Now is the time for all good men and women to eat
Author: - March 2, 2012 - Updated: March 2, 2012
“There is one thing more exasperating than a wife who can cook and won’t, and that’s a wife who can’t cook and will” — Robert Frost
IT’S DENVER RESTAURANT WEEK. Actually, it’s two full weeks this year, from February 25 thru March 9. Participating restaurants will offer a multi-course dinner for the fixed price of $52.80 for two, or $26.40 for one (not including tax or gratuity). I think last count there were about 375 restaurants participating, including the Who’s Who in metro Denver dining. It’s a good time to give your spouse a break from cooking your dinner.
Go to www.denverrestaurantweek.com and pick a restaurant. You can choose by cuisine, neighborhood, or alphabetically. All the restaurants, in addition to a special menu for the event, will also offer their regular menu at regular prices. If one member in your group wants to order off the regular menu and the others off the Denver Restaurant Week menu, that’s fine.
G and I have gone every year even tho it’s “tax season.” You can try a restaurant that you consider too expensive, soes you can get a feel for their food and service. Or you can take advantage of a bargain at your favorite eatery. But you gotta go at least once.
OTHER STUFF. New York City’s famed Tavern On The Green is no more. The deficit-operating eatery will most likely be gutted and down-sized but nothing is set in concrete.
Donald “The Toup” Trump is looking to reopen Tavern, which had been a Central Park icon for 75 years before closing on New Year’s Day in 2010. Trump’s company already has reached an agreement with the New York Hotel and Motel Trades Council, a union which represents about 400 of the Tavern’s former employees, to operate the restaurant.
Trump still has to make a deal with the city of New York. He sed he would invest up to $20 million to remodel the eatery, noting that at its prime it grossed $38 million in one year. The city is looking for a casual restaurant to replace Tavern, so there ain’t gonna be no $38 million a year revenue. Personally, I think the city ought to forget Trump and sell burgers and hot dogs and be done with it. Last time G and I were there about five years ago, the food was boring and service sucked.
Don’t ever order french fries from Outback Steakhouse to go. They are guaranteed to arrive at your destination soggy and lukewarm. I found out the other day that even when the “take away” lady brings them out to your car, they are already soggy and luke-warm. Must be they just don’t care cuz they sat under the warmer for days.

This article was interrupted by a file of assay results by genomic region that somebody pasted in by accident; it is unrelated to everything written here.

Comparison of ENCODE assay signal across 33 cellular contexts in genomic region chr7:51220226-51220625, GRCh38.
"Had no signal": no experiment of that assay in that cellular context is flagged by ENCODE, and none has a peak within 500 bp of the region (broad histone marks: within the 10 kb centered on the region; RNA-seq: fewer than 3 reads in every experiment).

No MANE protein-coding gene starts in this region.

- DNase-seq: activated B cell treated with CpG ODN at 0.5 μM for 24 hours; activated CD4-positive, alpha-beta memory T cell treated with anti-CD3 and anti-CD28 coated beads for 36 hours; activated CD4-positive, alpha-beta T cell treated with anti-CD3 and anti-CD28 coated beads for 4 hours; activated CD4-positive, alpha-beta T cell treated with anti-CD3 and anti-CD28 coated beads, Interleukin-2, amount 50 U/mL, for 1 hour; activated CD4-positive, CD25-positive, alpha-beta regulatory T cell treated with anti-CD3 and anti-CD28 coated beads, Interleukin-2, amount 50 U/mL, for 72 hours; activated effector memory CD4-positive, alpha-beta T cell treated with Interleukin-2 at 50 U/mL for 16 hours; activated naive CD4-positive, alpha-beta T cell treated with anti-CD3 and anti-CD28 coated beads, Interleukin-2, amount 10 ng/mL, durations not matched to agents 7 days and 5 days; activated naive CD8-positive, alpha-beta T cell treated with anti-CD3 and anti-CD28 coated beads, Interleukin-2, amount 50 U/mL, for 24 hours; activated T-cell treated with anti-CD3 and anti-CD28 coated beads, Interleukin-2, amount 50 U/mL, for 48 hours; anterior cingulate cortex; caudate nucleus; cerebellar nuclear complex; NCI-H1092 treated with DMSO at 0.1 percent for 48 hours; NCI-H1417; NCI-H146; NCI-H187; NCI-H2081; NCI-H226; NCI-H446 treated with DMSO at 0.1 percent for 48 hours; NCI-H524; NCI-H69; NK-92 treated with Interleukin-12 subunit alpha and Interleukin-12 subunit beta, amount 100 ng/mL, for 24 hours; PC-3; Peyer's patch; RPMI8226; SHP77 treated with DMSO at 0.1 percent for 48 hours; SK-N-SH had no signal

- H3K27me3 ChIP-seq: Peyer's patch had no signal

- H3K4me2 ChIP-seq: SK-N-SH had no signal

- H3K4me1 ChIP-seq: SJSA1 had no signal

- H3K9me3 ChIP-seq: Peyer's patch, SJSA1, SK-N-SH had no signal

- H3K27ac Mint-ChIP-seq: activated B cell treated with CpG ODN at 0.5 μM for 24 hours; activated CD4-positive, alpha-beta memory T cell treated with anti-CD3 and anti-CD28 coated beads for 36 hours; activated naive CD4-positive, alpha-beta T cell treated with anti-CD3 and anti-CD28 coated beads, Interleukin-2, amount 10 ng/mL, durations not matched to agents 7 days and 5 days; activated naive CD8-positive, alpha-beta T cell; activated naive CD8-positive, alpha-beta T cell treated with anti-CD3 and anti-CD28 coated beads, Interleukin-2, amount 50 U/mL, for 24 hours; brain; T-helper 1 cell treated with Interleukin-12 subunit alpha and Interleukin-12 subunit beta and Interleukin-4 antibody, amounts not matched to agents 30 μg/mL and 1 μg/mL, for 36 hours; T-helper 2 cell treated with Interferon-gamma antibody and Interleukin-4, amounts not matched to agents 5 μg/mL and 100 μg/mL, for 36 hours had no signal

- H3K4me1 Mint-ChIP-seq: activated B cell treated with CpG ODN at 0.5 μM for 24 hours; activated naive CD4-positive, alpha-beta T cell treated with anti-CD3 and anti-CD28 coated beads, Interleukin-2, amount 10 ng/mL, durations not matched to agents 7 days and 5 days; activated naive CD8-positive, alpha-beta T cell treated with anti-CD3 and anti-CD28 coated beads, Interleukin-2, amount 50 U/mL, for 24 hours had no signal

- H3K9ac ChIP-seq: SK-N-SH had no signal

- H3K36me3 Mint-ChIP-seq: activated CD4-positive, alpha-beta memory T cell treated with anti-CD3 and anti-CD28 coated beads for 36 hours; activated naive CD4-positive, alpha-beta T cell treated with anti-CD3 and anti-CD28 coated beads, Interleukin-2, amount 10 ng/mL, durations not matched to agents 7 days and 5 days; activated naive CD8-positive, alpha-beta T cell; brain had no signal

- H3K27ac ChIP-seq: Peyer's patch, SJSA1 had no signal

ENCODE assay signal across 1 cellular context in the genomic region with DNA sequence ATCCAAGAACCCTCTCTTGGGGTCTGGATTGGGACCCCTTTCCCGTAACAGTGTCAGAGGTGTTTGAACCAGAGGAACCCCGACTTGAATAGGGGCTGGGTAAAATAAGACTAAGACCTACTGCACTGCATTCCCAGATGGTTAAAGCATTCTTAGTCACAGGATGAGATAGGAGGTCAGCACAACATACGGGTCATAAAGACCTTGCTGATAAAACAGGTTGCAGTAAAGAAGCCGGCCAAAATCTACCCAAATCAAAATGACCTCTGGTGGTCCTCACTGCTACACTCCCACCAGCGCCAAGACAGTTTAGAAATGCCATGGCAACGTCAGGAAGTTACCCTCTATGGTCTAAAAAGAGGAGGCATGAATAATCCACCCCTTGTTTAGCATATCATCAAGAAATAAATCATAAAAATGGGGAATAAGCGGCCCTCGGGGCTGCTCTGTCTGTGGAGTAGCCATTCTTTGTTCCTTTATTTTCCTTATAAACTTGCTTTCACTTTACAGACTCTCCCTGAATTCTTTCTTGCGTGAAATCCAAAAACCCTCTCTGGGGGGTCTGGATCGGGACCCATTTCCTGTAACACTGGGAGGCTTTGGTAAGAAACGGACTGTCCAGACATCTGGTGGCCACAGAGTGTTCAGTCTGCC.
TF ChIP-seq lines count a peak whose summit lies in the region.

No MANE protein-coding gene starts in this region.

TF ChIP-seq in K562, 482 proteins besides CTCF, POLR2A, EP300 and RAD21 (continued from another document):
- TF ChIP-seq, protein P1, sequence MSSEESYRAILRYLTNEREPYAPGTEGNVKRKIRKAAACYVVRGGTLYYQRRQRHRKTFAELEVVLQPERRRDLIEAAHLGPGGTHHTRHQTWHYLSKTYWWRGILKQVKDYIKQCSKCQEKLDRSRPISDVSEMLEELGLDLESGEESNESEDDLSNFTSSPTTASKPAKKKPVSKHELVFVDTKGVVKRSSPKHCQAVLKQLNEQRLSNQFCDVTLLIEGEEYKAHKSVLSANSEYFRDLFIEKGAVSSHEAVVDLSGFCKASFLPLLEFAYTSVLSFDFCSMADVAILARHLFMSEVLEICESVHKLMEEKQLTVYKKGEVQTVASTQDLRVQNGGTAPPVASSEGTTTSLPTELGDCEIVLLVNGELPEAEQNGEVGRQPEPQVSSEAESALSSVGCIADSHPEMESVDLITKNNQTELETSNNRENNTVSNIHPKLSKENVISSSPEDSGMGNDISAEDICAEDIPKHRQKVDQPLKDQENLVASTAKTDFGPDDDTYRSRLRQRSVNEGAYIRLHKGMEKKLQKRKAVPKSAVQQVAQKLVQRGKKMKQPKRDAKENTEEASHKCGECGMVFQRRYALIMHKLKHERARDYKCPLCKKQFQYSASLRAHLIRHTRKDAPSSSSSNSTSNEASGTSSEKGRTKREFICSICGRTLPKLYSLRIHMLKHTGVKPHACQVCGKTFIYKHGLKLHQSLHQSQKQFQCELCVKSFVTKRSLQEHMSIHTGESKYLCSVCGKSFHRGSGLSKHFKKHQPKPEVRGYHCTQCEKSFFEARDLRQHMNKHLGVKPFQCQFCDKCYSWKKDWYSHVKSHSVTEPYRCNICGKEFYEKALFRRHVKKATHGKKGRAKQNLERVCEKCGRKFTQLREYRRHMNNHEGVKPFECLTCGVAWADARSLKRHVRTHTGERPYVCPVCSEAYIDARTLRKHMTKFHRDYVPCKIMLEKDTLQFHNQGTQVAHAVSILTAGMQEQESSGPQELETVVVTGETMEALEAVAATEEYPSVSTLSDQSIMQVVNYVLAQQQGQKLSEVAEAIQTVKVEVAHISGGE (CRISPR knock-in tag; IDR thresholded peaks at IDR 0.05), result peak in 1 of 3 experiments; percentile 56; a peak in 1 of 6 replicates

While I raise havoc at Outback, waddaya think of that dude with the horrid Australian accent on the phone and in all their ads? I really don’t have an opinion.
While I’m on a roll here, when’s the last time that you saw the general manager working the floor? I have a thing about restaurant managers. They don’t belong in their office doing paperwork during meal time. They belong overseeing the kitchen and walking the floor of the dining room when its meal time, glad-handing customers and making sure those problems don’t arise or dealing with the problems that do arise. Cuz every restaurant will have a bad day now and then. The question is, what does the staff do when something does go wrong? And a manager sitting on his butt grinding out paperwork during meal time isn’t doing his or her job.
Landry’s Sad ‘n’ Bad Seafood has taken over Morton’s of Chicago steakhouses. They had previously taken over Simm’s Landing and renamed it Simm’s Steakhouse. They still serve over-priced seafood at their various other eateries. In Denver they operate the restaurant at the Aquarium, Oceanaire Seafood Room, Willie G’s, Bubba Gump’s, the Chart House in Genesee, Salt Grass Steak House in Parker and Landry’s Seafood in Centennial. That’s a lot of bad restaurants for one company to operate and still make money. The Morton’s store on Belleview has been closed.
I’ve gotten mega calls about Steak ‘n Shake, the Indianapolis-based franchisor who recently came to town. I have non-fond memories of a store in Columbia, Missouri in August, 1993. Son Secundo and I were driving back from Philadelphia and points east in the Buick Park Avenue I had just purchased. This was shortly after vast floods had ravaged the Midwest. The McDonald’s off I-70 in St. Louis was underwater as were most of Missouri and other states along our route. The farmlands along I-70 in central Missouri were just drying out. We stopped for a burger and a shake. Worst burger ever. I would liken it to a dried-out, two-day old McDonald’s burger that the cook forgot to take off the grill. I don’t remember the shake. Even Secundo wouldn’t finish his burger. I’m really not excited to relive that moment in history.
I’m told that there are lines out the door at the new store. Y’all remember Krispy Kreme? History shall repeat. Enuf sed.
Jay Fox, our culinary commentator, can be reached at firstname.lastname@example.org. Send him your suggestions as to where to eat. And where not to.